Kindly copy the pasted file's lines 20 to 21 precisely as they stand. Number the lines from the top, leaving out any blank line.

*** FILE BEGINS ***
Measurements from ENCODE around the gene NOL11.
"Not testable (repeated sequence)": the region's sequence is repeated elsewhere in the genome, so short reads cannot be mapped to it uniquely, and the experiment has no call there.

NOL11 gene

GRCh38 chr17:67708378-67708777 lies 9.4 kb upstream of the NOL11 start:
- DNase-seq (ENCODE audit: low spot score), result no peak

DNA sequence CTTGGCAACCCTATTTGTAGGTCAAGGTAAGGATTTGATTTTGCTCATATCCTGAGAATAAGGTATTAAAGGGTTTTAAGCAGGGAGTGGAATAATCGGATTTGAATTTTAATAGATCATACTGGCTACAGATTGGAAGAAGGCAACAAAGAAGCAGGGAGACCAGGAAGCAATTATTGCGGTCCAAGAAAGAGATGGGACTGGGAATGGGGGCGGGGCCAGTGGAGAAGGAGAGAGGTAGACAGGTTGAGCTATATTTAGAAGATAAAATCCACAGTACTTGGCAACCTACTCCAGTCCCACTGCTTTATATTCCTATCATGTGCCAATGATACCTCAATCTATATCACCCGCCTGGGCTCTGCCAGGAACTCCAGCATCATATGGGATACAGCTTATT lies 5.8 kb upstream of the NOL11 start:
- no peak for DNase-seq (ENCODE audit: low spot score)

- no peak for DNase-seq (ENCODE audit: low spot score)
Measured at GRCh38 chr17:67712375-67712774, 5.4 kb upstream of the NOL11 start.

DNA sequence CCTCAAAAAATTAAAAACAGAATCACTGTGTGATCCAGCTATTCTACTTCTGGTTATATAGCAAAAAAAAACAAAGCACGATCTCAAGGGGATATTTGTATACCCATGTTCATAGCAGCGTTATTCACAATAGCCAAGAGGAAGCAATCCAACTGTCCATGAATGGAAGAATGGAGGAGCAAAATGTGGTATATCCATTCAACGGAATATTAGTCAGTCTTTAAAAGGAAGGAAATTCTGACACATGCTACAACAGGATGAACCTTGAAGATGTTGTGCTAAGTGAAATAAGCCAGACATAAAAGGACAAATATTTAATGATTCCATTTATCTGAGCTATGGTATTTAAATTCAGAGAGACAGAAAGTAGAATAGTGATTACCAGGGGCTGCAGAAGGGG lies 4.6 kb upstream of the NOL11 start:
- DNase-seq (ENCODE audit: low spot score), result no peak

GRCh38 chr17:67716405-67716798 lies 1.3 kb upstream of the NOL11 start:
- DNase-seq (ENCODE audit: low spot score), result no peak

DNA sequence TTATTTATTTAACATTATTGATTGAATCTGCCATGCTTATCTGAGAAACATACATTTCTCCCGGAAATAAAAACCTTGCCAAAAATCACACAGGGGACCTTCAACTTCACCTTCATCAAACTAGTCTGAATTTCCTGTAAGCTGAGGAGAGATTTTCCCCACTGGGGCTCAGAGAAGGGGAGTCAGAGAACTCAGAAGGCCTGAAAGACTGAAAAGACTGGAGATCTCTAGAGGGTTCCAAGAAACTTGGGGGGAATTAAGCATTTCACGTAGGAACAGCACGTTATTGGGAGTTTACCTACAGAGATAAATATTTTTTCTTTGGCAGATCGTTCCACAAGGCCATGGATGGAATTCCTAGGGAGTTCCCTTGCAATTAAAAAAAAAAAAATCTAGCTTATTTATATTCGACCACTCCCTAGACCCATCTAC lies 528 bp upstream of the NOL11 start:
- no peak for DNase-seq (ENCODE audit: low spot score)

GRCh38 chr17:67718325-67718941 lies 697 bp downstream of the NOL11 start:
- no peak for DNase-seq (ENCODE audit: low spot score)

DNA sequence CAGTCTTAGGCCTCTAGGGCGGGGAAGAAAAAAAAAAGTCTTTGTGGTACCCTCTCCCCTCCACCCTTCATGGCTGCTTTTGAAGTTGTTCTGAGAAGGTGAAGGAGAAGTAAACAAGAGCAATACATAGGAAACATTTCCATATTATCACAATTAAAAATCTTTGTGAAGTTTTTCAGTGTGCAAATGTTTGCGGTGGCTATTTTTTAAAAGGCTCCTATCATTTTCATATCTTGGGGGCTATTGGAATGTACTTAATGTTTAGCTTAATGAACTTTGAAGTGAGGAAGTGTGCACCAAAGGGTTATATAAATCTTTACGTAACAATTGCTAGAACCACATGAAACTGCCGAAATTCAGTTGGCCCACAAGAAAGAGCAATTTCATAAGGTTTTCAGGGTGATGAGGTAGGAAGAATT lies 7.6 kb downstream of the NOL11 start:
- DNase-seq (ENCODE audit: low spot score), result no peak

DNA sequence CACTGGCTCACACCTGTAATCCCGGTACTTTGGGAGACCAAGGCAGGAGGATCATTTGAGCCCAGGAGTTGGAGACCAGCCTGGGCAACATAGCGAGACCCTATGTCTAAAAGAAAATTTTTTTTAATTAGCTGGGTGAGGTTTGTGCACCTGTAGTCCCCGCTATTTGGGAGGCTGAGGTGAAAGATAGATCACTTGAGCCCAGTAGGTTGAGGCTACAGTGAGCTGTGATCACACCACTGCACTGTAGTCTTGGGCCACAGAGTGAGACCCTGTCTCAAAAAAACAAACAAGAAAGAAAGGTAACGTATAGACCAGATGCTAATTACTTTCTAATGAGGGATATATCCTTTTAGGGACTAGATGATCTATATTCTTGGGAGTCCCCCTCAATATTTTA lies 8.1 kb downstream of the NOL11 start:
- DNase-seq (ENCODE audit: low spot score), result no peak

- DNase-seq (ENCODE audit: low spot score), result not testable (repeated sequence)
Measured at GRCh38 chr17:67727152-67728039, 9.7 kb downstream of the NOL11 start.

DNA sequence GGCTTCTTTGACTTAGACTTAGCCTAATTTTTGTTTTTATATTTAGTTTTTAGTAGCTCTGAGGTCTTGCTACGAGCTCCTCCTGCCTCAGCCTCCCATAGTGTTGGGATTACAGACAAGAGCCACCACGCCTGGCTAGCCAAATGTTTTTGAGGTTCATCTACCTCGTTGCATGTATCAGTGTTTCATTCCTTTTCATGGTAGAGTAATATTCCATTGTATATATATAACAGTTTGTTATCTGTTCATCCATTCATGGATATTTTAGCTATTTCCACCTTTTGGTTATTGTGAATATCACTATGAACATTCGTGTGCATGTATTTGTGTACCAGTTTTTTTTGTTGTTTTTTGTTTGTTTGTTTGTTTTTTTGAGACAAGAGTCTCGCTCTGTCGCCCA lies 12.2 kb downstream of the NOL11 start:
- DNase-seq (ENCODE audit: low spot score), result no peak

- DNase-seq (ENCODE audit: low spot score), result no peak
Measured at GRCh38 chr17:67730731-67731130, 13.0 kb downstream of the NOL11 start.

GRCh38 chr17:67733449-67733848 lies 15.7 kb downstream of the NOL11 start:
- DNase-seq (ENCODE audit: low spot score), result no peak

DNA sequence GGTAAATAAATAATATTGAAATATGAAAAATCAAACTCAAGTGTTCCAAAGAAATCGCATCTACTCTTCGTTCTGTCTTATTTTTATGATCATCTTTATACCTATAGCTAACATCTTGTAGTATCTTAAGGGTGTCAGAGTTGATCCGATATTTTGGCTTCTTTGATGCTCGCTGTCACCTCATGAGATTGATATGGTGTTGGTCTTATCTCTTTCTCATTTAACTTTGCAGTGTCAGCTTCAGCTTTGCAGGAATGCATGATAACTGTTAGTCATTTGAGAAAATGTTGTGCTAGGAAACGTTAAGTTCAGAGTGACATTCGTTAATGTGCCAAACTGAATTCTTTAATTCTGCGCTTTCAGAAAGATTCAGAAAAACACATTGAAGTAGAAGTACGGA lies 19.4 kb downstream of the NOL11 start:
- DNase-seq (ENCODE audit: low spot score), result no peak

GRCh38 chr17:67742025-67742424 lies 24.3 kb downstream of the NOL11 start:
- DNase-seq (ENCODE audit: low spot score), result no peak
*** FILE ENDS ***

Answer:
DNA sequence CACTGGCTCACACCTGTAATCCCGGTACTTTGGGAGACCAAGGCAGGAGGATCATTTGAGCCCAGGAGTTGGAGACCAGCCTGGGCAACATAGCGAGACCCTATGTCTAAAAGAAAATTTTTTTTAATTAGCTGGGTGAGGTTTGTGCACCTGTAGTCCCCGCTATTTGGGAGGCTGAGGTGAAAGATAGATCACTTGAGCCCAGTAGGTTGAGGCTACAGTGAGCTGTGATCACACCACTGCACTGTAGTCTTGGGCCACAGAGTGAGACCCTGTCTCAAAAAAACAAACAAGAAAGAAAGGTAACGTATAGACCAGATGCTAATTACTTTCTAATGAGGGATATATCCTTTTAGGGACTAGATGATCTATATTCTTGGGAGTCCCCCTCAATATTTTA lies 8.1 kb downstream of the NOL11 start:
- DNase-seq (ENCODE audit: low spot score), result no peak